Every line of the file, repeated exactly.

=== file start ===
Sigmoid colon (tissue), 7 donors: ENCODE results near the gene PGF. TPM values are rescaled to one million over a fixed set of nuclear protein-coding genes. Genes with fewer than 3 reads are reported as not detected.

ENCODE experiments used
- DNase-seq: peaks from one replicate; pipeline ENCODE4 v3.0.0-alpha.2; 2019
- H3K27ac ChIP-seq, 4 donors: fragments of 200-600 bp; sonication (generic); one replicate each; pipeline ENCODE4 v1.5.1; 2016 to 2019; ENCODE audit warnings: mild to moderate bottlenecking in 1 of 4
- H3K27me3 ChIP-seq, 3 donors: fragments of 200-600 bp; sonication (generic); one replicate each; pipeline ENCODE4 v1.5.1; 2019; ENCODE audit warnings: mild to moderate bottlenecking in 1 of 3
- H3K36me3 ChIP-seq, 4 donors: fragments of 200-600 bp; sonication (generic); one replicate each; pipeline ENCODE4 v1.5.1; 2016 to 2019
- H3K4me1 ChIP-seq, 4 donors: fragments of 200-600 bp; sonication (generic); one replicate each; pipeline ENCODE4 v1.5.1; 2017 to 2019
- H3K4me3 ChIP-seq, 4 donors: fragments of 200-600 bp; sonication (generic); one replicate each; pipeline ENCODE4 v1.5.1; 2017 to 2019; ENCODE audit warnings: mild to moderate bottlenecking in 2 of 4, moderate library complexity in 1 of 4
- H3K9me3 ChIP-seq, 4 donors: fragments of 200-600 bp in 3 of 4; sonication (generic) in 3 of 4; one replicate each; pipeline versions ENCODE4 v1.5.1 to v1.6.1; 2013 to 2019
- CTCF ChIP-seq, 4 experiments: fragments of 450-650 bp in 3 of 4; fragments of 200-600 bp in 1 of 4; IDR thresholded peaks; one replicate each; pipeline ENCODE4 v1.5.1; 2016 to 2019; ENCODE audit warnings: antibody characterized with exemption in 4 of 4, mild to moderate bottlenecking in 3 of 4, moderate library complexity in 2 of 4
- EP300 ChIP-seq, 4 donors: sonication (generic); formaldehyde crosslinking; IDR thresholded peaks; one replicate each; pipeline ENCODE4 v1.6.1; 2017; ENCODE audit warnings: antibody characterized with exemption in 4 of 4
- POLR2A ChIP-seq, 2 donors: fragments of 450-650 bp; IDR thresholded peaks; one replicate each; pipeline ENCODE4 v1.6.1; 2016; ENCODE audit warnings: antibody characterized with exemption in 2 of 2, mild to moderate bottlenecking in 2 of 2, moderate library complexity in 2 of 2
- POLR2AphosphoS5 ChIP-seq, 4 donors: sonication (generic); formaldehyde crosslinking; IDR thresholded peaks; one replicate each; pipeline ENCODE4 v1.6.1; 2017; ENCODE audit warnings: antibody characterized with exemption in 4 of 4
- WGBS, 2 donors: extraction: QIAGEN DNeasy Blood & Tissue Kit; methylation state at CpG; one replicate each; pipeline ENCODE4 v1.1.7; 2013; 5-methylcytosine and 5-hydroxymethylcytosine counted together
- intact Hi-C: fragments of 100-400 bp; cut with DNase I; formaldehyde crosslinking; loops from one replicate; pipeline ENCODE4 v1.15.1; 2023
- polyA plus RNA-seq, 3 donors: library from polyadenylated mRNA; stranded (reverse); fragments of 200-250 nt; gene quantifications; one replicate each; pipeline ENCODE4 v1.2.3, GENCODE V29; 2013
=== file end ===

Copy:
Sigmoid colon (tissue), 7 donors: ENCODE results near the gene PGF. TPM values are rescaled to one million over a fixed set of nuclear protein-coding genes. Genes with fewer than 3 reads are reported as not detected.

ENCODE experiments used
- DNase-seq: peaks from one replicate; pipeline ENCODE4 v3.0.0-alpha.2; 2019
- H3K27ac ChIP-seq, 4 donors: fragments of 200-600 bp; sonication (generic); one replicate each; pipeline ENCODE4 v1.5.1; 2016 to 2019; ENCODE audit warnings: mild to moderate bottlenecking in 1 of 4
- H3K27me3 ChIP-seq, 3 donors: fragments of 200-600 bp; sonication (generic); one replicate each; pipeline ENCODE4 v1.5.1; 2019; ENCODE audit warnings: mild to moderate bottlenecking in 1 of 3
- H3K36me3 ChIP-seq, 4 donors: fragments of 200-600 bp; sonication (generic); one replicate each; pipeline ENCODE4 v1.5.1; 2016 to 2019
- H3K4me1 ChIP-seq, 4 donors: fragments of 200-600 bp; sonication (generic); one replicate each; pipeline ENCODE4 v1.5.1; 2017 to 2019
- H3K4me3 ChIP-seq, 4 donors: fragments of 200-600 bp; sonication (generic); one replicate each; pipeline ENCODE4 v1.5.1; 2017 to 2019; ENCODE audit warnings: mild to moderate bottlenecking in 2 of 4, moderate library complexity in 1 of 4
- H3K9me3 ChIP-seq, 4 donors: fragments of 200-600 bp in 3 of 4; sonication (generic) in 3 of 4; one replicate each; pipeline versions ENCODE4 v1.5.1 to v1.6.1; 2013 to 2019
- CTCF ChIP-seq, 4 experiments: fragments of 450-650 bp in 3 of 4; fragments of 200-600 bp in 1 of 4; IDR thresholded peaks; one replicate each; pipeline ENCODE4 v1.5.1; 2016 to 2019; ENCODE audit warnings: antibody characterized with exemption in 4 of 4, mild to moderate bottlenecking in 3 of 4, moderate library complexity in 2 of 4
- EP300 ChIP-seq, 4 donors: sonication (generic); formaldehyde crosslinking; IDR thresholded peaks; one replicate each; pipeline ENCODE4 v1.6.1; 2017; ENCODE audit warnings: antibody characterized with exemption in 4 of 4
- POLR2A ChIP-seq, 2 donors: fragments of 450-650 bp; IDR thresholded peaks; one replicate each; pipeline ENCODE4 v1.6.1; 2016; ENCODE audit warnings: antibody characterized with exemption in 2 of 2, mild to moderate bottlenecking in 2 of 2, moderate library complexity in 2 of 2
- POLR2AphosphoS5 ChIP-seq, 4 donors: sonication (generic); formaldehyde crosslinking; IDR thresholded peaks; one replicate each; pipeline ENCODE4 v1.6.1; 2017; ENCODE audit warnings: antibody characterized with exemption in 4 of 4
- WGBS, 2 donors: extraction: QIAGEN DNeasy Blood & Tissue Kit; methylation state at CpG; one replicate each; pipeline ENCODE4 v1.1.7; 2013; 5-methylcytosine and 5-hydroxymethylcytosine counted together
- intact Hi-C: fragments of 100-400 bp; cut with DNase I; formaldehyde crosslinking; loops from one replicate; pipeline ENCODE4 v1.15.1; 2023
- polyA plus RNA-seq, 3 donors: library from polyadenylated mRNA; stranded (reverse); fragments of 200-250 nt; gene quantifications; one replicate each; pipeline ENCODE4 v1.2.3, GENCODE V29; 2013